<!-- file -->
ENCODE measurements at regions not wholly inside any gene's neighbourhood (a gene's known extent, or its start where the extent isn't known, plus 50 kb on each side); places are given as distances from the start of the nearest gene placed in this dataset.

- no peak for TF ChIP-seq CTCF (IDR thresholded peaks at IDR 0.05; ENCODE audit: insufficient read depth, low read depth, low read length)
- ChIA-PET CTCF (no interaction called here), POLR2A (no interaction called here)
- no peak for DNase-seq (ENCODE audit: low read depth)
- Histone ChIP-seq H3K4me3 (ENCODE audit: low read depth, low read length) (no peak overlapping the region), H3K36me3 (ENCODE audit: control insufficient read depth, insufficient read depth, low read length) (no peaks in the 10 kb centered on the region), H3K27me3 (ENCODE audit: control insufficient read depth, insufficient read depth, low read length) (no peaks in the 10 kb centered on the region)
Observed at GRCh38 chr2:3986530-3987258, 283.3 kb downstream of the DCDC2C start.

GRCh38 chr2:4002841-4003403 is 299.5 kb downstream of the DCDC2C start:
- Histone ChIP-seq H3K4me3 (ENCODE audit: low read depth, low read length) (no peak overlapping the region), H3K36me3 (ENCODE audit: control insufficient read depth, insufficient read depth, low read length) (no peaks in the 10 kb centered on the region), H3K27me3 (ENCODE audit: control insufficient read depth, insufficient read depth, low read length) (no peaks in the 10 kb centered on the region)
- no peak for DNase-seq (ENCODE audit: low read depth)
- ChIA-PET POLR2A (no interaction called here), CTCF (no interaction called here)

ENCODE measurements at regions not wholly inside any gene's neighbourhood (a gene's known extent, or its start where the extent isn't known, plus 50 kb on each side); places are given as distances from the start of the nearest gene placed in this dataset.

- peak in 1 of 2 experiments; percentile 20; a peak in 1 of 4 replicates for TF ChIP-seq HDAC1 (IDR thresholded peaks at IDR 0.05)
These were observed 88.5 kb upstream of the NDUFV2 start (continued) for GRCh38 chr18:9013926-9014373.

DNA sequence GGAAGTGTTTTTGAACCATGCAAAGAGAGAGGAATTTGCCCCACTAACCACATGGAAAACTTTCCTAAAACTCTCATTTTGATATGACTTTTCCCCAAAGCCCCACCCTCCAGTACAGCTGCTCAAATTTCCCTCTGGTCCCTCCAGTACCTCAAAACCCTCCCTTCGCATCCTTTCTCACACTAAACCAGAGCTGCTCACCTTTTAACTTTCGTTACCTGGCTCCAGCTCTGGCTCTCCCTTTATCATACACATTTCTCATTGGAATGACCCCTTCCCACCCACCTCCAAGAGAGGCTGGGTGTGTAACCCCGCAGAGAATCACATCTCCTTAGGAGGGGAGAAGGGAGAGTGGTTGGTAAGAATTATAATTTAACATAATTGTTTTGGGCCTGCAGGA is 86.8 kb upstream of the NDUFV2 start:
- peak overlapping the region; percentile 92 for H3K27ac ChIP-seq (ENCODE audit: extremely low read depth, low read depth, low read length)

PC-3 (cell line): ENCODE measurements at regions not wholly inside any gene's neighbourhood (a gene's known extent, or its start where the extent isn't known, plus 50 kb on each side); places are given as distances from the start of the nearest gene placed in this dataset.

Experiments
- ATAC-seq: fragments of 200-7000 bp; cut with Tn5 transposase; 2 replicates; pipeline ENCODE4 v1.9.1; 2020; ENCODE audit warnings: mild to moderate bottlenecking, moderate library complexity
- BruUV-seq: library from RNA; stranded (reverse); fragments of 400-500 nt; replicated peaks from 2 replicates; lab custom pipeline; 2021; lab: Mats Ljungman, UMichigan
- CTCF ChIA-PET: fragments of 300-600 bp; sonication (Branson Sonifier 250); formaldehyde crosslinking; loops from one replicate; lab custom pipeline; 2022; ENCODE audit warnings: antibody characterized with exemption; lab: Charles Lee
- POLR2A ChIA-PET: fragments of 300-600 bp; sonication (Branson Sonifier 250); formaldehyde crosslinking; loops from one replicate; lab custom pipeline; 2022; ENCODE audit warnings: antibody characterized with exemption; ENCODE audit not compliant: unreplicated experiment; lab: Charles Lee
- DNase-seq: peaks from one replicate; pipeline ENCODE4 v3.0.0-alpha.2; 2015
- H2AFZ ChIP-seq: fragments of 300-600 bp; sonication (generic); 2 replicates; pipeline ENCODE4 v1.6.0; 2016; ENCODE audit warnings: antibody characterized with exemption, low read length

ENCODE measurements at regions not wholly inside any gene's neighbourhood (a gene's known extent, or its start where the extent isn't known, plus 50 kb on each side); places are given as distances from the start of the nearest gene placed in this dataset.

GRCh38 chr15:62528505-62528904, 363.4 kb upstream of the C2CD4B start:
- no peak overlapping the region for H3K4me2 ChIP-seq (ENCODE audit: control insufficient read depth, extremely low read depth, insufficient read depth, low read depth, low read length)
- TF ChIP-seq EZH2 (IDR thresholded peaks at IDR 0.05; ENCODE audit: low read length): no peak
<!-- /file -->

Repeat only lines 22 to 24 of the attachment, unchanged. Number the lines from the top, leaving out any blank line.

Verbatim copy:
- DNase-seq: peaks from one replicate; pipeline ENCODE4 v3.0.0-alpha.2; 2015
- H2AFZ ChIP-seq: fragments of 300-600 bp; sonication (generic); 2 replicates; pipeline ENCODE4 v1.6.0; 2016; ENCODE audit warnings: antibody characterized with exemption, low read length

ENCODE measurements at regions not wholly inside any gene's neighbourhood (a gene's known extent, or its start where the extent isn't known, plus 50 kb on each side); places are given as distances from the start of the nearest gene placed in this dataset.